I think it was a combination of things, including trying to get a rookie who missed all of training camp and the Preseason caught up to speed with a regular season NFL offense and better chemistry between Ryan Tannehill and Jarvis Landry and Rishard Matthews. I also think, and this is probably the biggest one, was Parker not being comfortable with his foot. What we did see of Parker before last week just made him appear to be a little tentative on his foot, not quite cutting in his routes or with the ball as sharply as he did in college. Last week, with Matthews injured, Parker had to come in and perform. He started slowly, again looking like he just did not have confidence in himself, but, as the course of his 10 targets carried through the game, he started to play better. Hopefully, that was the starting point to him getting some good experience over the rest of the season and positioning himself for a big 2016.

5. In my opinion, Lamar Miller is one of the best backs in the league. No doubt about it. Yet the Dolphins have somehow only given the ball to him twelve times over the past two games, against two not-so-good run defenses. This is simply astounding to me. Is there any logical explanation for this? Do the Dolphins finally adjust their clocks to "Miller Time" this week?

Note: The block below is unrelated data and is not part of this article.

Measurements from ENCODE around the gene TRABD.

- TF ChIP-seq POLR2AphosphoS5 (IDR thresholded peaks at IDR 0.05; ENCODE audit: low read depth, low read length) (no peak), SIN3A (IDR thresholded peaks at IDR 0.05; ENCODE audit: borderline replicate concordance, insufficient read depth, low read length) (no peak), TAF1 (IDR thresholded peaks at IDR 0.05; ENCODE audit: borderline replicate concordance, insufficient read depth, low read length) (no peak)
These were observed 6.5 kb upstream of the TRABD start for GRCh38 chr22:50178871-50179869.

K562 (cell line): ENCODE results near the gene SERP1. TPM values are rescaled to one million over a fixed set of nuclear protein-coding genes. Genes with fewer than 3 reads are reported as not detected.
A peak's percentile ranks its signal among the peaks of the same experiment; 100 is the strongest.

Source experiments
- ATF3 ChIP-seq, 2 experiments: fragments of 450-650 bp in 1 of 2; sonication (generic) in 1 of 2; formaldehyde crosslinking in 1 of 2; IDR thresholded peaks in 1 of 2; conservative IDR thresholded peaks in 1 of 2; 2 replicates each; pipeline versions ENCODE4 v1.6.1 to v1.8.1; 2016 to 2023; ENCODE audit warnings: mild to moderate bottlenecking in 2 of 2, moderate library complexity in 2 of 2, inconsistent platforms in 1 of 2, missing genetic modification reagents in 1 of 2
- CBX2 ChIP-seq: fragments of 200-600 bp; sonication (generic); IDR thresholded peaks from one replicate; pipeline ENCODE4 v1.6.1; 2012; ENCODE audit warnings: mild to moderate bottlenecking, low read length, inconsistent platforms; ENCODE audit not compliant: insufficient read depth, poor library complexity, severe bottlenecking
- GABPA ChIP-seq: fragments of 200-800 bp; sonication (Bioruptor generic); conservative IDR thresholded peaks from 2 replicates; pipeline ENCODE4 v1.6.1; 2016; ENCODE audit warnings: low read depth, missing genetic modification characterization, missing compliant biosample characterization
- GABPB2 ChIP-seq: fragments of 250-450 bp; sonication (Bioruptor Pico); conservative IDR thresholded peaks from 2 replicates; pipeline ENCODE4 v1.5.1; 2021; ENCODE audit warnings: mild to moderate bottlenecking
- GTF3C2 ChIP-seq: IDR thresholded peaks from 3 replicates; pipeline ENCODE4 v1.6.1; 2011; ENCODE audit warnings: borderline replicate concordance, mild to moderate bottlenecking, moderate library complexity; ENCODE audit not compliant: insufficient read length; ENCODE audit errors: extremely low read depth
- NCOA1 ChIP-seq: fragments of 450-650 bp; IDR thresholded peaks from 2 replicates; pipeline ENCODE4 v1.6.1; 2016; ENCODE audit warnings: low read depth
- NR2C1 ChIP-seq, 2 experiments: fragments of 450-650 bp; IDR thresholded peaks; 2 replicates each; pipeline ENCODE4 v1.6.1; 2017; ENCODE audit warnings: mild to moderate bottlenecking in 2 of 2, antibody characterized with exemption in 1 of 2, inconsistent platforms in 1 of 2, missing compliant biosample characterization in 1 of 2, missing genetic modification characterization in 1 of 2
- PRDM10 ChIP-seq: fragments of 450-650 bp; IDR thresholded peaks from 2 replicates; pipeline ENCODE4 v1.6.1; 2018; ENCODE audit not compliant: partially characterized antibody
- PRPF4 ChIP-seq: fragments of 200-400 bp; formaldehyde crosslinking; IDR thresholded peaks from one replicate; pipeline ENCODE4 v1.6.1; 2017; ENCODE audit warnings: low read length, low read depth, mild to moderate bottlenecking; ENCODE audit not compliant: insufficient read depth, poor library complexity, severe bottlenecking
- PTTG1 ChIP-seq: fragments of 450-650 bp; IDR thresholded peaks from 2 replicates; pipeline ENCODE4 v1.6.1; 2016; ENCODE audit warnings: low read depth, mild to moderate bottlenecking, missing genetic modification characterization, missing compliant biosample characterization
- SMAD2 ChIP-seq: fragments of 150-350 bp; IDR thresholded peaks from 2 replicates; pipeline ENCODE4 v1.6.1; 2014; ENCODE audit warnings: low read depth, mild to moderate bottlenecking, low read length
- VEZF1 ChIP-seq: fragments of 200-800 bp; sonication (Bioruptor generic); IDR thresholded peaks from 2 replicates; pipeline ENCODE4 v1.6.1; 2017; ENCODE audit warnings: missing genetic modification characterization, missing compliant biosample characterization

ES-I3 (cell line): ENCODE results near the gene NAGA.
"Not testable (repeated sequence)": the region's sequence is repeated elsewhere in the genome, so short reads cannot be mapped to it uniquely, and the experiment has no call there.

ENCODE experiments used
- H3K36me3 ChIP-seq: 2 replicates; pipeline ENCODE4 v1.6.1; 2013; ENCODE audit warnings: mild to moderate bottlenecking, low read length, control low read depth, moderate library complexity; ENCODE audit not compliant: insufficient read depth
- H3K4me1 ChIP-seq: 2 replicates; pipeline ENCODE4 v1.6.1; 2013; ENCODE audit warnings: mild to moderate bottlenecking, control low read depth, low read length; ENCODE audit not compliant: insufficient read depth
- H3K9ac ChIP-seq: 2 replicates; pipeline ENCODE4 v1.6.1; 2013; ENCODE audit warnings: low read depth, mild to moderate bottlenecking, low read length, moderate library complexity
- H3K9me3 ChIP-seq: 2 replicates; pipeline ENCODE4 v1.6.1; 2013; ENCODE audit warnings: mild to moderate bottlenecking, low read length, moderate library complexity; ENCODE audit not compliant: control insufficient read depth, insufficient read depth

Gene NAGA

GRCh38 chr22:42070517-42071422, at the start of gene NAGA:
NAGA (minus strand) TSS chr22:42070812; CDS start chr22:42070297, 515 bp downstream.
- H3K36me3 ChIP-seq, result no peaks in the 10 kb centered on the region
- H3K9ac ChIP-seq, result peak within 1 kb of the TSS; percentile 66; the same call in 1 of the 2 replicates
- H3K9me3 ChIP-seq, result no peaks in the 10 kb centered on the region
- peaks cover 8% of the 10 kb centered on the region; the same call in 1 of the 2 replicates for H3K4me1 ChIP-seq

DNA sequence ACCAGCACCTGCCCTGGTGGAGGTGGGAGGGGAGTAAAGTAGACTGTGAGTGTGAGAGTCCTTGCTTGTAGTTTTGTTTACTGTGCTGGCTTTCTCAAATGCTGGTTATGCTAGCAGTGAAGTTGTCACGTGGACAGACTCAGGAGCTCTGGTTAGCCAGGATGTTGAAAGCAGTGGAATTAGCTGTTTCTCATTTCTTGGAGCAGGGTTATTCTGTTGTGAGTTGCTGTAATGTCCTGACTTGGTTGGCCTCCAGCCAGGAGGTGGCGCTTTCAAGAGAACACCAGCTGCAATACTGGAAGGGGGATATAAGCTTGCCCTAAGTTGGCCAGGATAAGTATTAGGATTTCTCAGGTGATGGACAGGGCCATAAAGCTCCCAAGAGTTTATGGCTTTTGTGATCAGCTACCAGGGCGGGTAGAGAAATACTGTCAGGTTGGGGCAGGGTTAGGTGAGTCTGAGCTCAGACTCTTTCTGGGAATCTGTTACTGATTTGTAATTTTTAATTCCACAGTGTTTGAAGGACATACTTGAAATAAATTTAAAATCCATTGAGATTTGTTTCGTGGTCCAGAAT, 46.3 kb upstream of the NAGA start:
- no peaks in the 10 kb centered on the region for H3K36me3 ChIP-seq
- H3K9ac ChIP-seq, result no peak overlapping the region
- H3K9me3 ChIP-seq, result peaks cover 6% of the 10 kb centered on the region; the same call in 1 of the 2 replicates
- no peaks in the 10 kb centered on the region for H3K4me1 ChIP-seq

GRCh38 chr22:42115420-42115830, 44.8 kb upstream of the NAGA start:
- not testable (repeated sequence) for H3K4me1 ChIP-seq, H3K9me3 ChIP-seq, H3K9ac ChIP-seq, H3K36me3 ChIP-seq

There is absolutely no logical explanation for why Miami refuses to trust Lamar Miller. None. People will point to the penalties that Miami has had on offense, pushing them into long-yardage situations, or to the deficits the Dolphins seem to face week-after-week, but even then, it does not make sense. Miller picks up about five yards a carry. Two weeks ago, he was picking up more than eight yards an attempt so the Dolphins only gave him the ball seven times. Astounding is a great word for it. Things seemed to turn around some when Philbin was fired, which everyone assumed would allow Lazor to call a game more like a Philadelphia Eagles offense, where Lazor was the quarterbacks coach when the Eagles led the league in rushing. For two weeks, it did seem like Miami was finally going to open up Miller, and he gained 288 yards on 33 carries in the Weeks 6 and 7. In the five games since, he has carried the ball a total of 49 times. Again, astounding. Zac Taylor has said the team will return to a more balanced offense (last week, the Dolphins pass-run ratio was 58-9), so we should see Miller - and rookie Jay Ajayi who is really exciting for Dolphins fans - more this week. It should be interesting to see how the Dolphins handle running against the Ravens, who, obviously, are good at stopping the run.